Uber defies suspension order in the Philippines
Uber has deified an order from the Philippines government to shut down, a move that has triggered anger among people who see the ride-hailing giant as an alternative to notoriously bad public transport.world Updated: Aug 15, 2017 19:02 IST
Ride-hailing giant Uber on Tuesday defied a Philippine government order to shut down, branding the suspension a “blatant violation” of its rights but risking its drivers being apprehended.
Philippine authorities announced on Monday they would suspend Uber for a month for failing to have the proper permits to license its drivers, and threatened to fine and impound the vehicles of those who defied the ruling.
Uber initially obeyed the order and shut down its app on Tuesday morning, triggering anger from commuters who lashed out at the government for taking away what had become a trusted alternative to notoriously bad public transport.
But on Tuesday afternoon, Uber relaunched the app, telling commuters via Twitter it was mounting a legal appeal and would continue operations until the dispute was settled.
In its motion for reconsideration to the transport authority, it said the suspension was a “blatant violation of USI’s (Uber’s) right to due process”.
The government warned the suspension remained in force and said Uber drivers who defied it would be fined 120,000 pesos ($2,350) and have their vehicles impounded for three months.
“What is being done here is irregular conduct, irregular acts by Uber,” Aileen Lizada, spokeswoman of the transport authority, told AFP.
“It may not be a popular decision (but) we will continue to do what is legal and right,” she added.
Uber officially launched in Manila in 2014 and the service was later rolled out to a few provincial cities.
The Land Transportation Franchising and Regulatory Board (LTFRB) requires Uber to get permits for its drivers and vehicles, in the same way taxi companies must.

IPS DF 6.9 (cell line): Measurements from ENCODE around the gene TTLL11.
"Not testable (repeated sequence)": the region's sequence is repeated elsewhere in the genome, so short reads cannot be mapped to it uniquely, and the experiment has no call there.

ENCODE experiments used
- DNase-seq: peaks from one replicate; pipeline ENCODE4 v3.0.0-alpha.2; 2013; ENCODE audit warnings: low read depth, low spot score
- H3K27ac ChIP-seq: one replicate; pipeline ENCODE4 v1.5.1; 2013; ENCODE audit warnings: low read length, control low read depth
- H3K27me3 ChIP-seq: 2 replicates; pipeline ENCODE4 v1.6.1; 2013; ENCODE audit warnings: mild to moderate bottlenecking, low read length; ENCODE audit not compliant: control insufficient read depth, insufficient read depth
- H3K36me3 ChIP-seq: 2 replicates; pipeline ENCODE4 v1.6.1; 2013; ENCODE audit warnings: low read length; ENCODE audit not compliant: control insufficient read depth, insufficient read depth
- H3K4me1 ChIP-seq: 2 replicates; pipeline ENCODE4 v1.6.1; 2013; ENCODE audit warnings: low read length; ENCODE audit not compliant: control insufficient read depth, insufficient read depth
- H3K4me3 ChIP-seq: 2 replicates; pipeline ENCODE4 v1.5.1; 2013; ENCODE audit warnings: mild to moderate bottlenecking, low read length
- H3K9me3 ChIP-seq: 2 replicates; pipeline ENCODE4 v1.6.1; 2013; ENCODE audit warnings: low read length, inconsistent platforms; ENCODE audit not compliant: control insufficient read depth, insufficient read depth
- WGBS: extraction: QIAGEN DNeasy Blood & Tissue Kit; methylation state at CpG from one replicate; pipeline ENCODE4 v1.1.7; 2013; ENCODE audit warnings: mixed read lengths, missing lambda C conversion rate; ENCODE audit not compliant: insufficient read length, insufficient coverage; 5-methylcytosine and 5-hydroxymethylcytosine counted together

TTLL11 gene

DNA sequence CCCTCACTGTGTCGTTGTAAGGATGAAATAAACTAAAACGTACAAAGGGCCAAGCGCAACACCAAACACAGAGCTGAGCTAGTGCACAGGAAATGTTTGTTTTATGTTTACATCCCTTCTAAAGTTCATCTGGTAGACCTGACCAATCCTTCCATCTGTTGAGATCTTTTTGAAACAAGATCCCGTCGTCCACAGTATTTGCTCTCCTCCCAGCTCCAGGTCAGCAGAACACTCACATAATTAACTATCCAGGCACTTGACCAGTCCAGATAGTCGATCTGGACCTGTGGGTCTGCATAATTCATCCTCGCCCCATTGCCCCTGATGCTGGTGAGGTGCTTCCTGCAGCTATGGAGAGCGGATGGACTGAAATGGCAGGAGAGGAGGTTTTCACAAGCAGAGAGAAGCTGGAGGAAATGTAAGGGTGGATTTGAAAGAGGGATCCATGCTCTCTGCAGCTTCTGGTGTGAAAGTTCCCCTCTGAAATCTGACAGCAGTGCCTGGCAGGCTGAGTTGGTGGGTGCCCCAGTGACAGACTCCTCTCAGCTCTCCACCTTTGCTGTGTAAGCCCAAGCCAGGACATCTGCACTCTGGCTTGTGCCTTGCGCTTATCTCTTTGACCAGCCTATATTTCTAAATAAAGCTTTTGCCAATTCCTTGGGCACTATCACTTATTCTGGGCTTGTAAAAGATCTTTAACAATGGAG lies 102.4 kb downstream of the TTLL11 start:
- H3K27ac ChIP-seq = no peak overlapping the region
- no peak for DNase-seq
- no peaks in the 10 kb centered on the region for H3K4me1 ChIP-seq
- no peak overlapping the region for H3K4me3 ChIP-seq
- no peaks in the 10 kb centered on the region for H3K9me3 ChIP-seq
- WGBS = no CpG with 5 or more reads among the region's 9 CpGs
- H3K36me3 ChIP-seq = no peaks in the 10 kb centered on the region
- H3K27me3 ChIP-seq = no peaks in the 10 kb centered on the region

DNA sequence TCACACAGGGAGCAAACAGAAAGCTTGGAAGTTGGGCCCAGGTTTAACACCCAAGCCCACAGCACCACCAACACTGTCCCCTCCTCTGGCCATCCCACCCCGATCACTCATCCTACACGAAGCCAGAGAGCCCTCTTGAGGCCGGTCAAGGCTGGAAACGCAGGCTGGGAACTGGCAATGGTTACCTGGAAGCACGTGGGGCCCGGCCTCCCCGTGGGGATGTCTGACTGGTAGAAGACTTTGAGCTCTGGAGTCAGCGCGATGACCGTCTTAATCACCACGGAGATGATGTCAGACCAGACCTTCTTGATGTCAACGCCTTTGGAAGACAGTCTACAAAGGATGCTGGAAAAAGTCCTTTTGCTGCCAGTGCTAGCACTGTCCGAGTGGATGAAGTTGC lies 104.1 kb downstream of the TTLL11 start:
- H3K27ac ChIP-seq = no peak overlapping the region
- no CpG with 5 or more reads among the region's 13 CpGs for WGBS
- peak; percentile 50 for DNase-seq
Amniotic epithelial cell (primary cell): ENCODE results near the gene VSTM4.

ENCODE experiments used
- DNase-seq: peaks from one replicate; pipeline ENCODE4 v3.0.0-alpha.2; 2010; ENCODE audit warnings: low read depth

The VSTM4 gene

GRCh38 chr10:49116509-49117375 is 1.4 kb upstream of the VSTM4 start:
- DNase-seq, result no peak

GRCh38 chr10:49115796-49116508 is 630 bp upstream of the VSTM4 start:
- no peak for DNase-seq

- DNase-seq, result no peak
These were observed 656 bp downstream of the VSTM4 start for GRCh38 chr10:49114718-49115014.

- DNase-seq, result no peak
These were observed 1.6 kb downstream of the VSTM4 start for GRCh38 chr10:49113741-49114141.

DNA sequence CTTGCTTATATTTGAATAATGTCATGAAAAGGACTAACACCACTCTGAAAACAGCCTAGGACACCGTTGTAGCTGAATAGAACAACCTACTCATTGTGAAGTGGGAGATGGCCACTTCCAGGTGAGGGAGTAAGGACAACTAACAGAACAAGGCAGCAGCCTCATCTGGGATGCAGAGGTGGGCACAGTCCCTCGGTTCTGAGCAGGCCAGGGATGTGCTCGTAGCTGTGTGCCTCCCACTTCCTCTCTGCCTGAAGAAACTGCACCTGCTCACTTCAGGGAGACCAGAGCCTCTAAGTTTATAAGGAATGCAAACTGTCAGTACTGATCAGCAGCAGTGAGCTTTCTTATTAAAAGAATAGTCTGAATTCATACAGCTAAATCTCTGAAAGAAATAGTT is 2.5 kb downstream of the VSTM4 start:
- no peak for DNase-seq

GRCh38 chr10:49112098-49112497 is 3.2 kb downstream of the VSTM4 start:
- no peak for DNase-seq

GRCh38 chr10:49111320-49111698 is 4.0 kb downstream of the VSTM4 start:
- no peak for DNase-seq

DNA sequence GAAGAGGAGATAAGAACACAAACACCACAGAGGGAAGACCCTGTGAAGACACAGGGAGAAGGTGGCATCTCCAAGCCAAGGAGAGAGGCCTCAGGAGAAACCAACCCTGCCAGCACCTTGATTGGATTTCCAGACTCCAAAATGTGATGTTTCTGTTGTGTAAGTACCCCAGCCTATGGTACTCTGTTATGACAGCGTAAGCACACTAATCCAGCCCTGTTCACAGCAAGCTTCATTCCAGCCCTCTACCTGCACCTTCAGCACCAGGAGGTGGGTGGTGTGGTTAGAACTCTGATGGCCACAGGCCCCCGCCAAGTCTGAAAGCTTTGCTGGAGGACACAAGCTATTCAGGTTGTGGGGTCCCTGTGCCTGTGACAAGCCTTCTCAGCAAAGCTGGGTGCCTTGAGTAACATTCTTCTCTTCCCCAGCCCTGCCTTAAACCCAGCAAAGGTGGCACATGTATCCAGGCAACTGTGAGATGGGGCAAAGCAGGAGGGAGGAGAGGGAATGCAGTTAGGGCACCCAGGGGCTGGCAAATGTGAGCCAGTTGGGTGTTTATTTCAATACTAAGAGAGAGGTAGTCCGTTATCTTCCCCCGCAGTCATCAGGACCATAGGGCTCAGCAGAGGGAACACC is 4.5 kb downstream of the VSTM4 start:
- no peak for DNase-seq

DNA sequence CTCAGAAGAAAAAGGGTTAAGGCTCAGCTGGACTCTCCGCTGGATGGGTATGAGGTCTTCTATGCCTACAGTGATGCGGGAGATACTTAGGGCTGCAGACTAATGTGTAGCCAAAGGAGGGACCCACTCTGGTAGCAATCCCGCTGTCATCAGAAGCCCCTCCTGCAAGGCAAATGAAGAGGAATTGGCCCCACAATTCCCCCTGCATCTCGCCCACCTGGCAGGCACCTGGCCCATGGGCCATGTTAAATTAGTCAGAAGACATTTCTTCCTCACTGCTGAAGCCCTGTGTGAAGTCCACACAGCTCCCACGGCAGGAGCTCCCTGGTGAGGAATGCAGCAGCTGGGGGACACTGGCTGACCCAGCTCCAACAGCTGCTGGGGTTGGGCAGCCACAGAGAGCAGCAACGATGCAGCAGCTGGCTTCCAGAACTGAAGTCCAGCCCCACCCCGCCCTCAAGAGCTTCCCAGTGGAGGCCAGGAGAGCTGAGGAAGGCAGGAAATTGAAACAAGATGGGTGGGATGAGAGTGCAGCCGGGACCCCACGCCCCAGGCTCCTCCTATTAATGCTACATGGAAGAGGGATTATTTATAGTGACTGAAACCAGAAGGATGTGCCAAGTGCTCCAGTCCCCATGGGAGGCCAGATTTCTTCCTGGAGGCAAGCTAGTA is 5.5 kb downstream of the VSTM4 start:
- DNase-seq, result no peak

But Uber insists the drivers are independent contractors and thus do not have to get the same type of permits.
Lizada said during a recent hearing, Uber officials had admitted having 68,000 drivers in the Philippines and handling 150,000 rides a day.
‘Cruel and absurd’
The dispute is Uber’s latest hurdle in Asia, where it also faced a two-month hiatus in Taiwan this year. It has operated illegally in Thailand since 2014, though law enforcement has been patchy, with roughly 1.5 million people downloading the app.
The firm is currently lobbying for a tweak to the decades-old Thai motor law to allow ride-sharing apps.
The Philippine suspension enraged many local commuters who prefer ride hailing companies to traditional taxi services, whereby drivers often demand higher fares than what is on their metres, decline to pick up customers and have shoddy vehicles.
“To the LTFRB, quit being scumbags and open your eyes to what people need,” Twitter user @sodachar said in reference to the transport authority.
Politicians also weighed in.
“The decision of the LTFRB to suspend Uber is both cruel and absurd,” said Senator Grace Poe, who heads the upper chamber’s transport committee.
Bur Uber driver Rodwin Agripa, 51, said he and many of his colleagues were staying off the road for now.
“There are so many passengers out there but it looks like there aren’t too many Uber drivers who are going out. I think they are scared. It would be really hard for us if we get caught,” Agripa told AFP.
The government order left many Manila commuters queueing for rides on overcrowded buses and trains, an ordeal that often takes several hours a day.
President Rodrigo Duterte’s spokesman on Tuesday defended the transport authority’s decision.
“We affirm the positive and beneficial service offered by the transport network companies. However as per LTFRB, Uber Systems unduly challenged its rules and instructions,” Ernesto Abella told reporters.
First Published: Aug 15, 2017 16:52 IST